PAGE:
Prior Correspondence

Letter from President Eric Bruntmyer
Feb. 14, 2020

At its February 2020 meeting, Hardin-Simmons University’s Board of Trustees took a number of significant steps to better position the institution financially to continue its mission to provide excellence in education enlightened by Christian faith and values. At the meeting, Board members challenged each other to support Hardin-Simmons University financially as well as through their countless hours of hard work. On the day they finalized their decisions, they showed their love of Hardin-Simmons and their commitment to its vision by giving more than $100,000 to the university. As you have occasion to, please join me in thanking them for their sacrificial leadership.

During this week, we have been working hard to communicate the specific actions that must be taken to implement the Board’s decisions, making sure that we are complying with all applicable legal and accreditation standards, and to provide individual notification to those on campus most directly affected.

We are now able to release additional information about the Board’s decisions, information that puts the closing of Logsdon Seminary into the context of The Way Forward, a larger financial plan to close our operating deficit by more than $4 million.

The Board also approved a few carefully vetted new programs, awarded emeritus status in honor of recently retired faculty, approved the promotion in academic rank of the excellent faculty recommended for promotion by their peers, and set up a process to review the requirements of our general education curriculum to make sure that it will continue to train our students as effective Christian leaders in an ever-changing environment.

Hardin-Simmons University will be organized in five colleges and schools:

  • the Cynthia Ann Parker College of Liberal Arts, which will now also include:
    • School of Music
    • Department of Fine Arts
      • Art
      • Theatre
    • Logsdon School of Theology
    • Department of Counseling and Human Development
  • the Holland School of Science and Mathematics
  • a renamed Kelley College of Business and Professional Studies, which will now also include:
    • Irvin School of Education
    • Ed.D. in Leadership Studies
  • the College of Health Professions, which will now also include:
    • School of Kinesiology, Health, and Recreation
  • the Patty Hanks Shelton School of Nursing

The Deans Council will consist of the deans of those five colleges and schools.

There will be changes to the university’s offerings of academic programs:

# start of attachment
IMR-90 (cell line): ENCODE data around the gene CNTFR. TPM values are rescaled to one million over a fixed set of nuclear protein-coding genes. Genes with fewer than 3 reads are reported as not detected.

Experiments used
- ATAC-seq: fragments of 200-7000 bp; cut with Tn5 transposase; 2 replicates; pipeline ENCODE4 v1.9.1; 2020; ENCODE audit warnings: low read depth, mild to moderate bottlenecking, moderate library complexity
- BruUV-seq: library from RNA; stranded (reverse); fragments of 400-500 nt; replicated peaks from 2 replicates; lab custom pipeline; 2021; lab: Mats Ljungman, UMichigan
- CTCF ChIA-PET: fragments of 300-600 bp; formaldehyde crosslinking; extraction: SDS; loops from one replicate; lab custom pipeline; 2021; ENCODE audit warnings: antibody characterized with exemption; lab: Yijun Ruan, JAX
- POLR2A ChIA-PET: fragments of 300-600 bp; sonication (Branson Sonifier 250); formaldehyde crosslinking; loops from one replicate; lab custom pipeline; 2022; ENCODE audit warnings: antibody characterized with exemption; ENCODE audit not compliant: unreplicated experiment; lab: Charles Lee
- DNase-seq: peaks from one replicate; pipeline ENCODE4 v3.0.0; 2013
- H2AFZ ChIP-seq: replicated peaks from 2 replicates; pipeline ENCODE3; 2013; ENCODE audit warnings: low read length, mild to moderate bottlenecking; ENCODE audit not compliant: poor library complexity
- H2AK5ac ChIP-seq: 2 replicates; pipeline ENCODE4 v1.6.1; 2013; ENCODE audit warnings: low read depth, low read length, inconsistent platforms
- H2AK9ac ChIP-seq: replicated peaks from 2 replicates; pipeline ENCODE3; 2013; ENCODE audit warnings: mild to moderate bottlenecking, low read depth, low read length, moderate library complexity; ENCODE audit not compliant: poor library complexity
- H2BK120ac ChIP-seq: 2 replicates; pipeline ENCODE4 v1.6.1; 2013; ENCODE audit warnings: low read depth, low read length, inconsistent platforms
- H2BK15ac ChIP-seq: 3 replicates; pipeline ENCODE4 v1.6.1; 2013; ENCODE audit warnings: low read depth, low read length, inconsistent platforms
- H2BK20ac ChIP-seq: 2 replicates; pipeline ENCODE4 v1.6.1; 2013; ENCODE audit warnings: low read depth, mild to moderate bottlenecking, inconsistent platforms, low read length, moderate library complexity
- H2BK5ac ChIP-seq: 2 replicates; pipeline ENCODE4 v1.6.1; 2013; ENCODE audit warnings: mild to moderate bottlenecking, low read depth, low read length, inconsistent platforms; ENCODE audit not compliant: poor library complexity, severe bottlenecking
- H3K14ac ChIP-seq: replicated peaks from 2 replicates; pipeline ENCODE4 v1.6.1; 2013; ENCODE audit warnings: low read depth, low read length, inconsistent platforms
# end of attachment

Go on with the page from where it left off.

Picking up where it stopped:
• Closing Programs
    • Graduate Programs
      • Doctor of Ministry
      • Master of Arts in Family Ministry
      • Master of Arts in Religion
      • Master of Divinity
      • Master of Education in Gifted and Talented Education
      • Master of Education in Reading Specialist Education
      • Master of Music in Church Music
      • Master of Music in Music Education
      • Master of Music in Music Theory and Composition
      • Master of Music in Performance
      • Minor in Music on the M.Ed. degree
    • Undergraduate Majors
      • Bachelor of Business Administration in Banking & Financial Services
      • Bachelor of Business Administration in Nonprofit Management
      • Bachelor of Business Administration in Public Administration
      • Bachelor of Music in Theory and Composition
      • Bachelor of Science in Human Sciences in Physical Education
    • Undergraduate Minors
      • Minor in Biblical Languages
      • Minor in Leadership
      • Minor in Sociology
      • Minor in Spanish
    • Certificate Programs
      • Express Teacher Certification
      • Master Reading Teacher Certificate

There will be seventeen faculty reductions associated with the program closings, as well as some additional reductions in faculty to reduce costs in several remaining programs. Fourteen positions have been eliminated in administration and staff through attrition, and additional reductions will be communicated as soon as we are able.

None of these closures will affect current students. The university is committed to ensure that all its students will be able to finish the programs in which they are currently enrolled.

  • New Programs
    • Logsdon School of Theology in the College of Liberal Arts: Bachelor of Arts & Bachelor of Behavioral Sciences degrees in Christian Studies, to be developed by the faculty of the Logsdon School of Theology, which will replace existing majors in Biblical Studies, Ministry, Theological Studies, and Worship Ministry
    • School of Music in the College of Liberal Arts: Bachelor of Science in Music with a Concentration in Worship Leadership